Major Roles and Deficiency Symptoms of Mineral Elements in Plants

Role of Mineral Elements in Plant Nutrition

The major roles and deficiency symptoms of mineral elements in the plants are as follows:


Nitrogen is absorbed mainly in the form of nitrate ions.

Major roles:  It is a structural component of amino acid, nitrogenous bases, nucleic acid etc.  Nitrogen is also present in the porphyrin structure of chlorophyll, cytochrome enzymes and some plant hormones.  Nitrogen is essential for protein synthesis, cell division, growth, photosynthesis and metabolic activities

Deficiency symptomsChlorosis is the main symptom of nitrogen deficiency. The leaves gradually become pale and yellow.  The symptom first appears in old leaves and later in the young leaves.  Another characteristic symptom of nitrogen deficiency is the development of anthocyanin in stems, leaf veins and petioles which show red and purple streaks or patches.  Other effects include suppressed shoot growth, sparse foliage, thin and weak stems, early defoliation and suppression of flowering and fruiting.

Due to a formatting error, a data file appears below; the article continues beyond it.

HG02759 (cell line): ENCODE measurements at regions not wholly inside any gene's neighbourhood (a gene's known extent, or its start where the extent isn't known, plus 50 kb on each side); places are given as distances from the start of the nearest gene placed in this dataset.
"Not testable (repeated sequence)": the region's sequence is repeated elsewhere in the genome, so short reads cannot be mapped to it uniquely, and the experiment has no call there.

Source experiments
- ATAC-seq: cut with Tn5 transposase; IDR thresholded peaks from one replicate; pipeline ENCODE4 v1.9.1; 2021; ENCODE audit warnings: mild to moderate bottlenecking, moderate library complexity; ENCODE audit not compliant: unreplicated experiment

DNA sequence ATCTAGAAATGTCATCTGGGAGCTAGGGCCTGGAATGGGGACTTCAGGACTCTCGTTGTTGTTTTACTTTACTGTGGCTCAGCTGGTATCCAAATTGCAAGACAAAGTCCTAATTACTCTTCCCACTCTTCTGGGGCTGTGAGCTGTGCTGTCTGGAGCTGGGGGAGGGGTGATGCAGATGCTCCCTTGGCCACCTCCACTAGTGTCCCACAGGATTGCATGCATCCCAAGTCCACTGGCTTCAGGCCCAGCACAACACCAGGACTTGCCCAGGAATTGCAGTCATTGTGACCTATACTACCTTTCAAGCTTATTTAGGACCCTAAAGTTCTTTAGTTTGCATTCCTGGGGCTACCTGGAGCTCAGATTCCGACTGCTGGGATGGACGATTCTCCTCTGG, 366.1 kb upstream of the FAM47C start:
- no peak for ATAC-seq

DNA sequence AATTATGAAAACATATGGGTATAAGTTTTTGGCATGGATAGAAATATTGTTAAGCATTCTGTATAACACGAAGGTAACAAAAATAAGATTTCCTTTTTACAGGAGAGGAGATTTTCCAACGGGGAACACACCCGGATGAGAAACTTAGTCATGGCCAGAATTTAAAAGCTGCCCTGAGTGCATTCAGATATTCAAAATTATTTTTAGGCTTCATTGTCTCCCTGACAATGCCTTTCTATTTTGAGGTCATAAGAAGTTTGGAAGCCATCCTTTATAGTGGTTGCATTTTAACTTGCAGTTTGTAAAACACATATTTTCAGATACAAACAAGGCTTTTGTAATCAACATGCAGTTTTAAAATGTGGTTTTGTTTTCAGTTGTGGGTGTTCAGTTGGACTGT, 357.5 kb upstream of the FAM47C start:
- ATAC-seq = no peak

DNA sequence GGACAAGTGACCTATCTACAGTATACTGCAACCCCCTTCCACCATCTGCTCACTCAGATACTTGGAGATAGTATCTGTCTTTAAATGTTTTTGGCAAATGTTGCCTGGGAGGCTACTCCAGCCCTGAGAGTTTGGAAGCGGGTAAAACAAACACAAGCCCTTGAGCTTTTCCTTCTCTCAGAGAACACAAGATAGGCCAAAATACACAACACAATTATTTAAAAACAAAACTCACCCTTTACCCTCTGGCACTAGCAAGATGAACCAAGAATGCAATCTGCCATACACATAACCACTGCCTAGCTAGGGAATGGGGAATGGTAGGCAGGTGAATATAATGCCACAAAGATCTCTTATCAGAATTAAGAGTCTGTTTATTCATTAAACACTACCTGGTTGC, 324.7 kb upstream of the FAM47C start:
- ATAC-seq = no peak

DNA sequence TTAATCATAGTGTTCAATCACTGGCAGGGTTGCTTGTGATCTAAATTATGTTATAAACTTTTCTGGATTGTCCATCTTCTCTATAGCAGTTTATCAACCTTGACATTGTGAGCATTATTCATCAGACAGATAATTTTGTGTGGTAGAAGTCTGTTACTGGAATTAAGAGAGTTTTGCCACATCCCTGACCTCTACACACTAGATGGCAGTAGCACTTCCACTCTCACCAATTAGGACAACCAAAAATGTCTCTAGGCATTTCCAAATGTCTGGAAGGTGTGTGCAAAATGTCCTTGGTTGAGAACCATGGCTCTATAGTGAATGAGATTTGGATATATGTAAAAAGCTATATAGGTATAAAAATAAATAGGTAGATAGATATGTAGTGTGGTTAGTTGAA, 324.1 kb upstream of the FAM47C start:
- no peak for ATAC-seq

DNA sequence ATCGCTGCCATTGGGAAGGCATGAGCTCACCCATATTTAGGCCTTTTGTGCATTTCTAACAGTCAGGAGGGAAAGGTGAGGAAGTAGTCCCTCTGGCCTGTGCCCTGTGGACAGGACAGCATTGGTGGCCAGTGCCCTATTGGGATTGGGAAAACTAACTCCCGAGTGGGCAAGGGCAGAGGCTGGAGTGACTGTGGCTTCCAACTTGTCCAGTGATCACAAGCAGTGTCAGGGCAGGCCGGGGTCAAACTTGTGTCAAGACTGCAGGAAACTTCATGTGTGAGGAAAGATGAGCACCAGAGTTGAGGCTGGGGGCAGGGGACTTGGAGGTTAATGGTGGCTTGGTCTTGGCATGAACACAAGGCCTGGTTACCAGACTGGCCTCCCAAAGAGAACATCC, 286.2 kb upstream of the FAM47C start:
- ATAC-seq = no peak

The plants obtain phosphorus in the form of soluble phosphate. .  The maximum accumulation of phosphorus is found in rapidly growing region such as meristematic region and maturing fruits and seeds.

Major roles:  Phosphorus is an important constituent of plant protein, phospholipids, sugar phosphate, nucleic acid, ATP and NADP.

Deficiency symptoms:  Plants become stunted and older leaves fall down.  Anthocyanin pigments develop in the leaves and leaf veins.  In extreme cases, necrotic areas develop on leaves, petioles and fruits.  A characteristic feature of phosphorus deficiency is the tremendous increase in the activity of the enzyme, phosphatase.  Premature abscission, delayed flowering, premature fall of flower buds, poor vascular tissues and delayed seed germination are all the symptoms of phosphorus deficiency.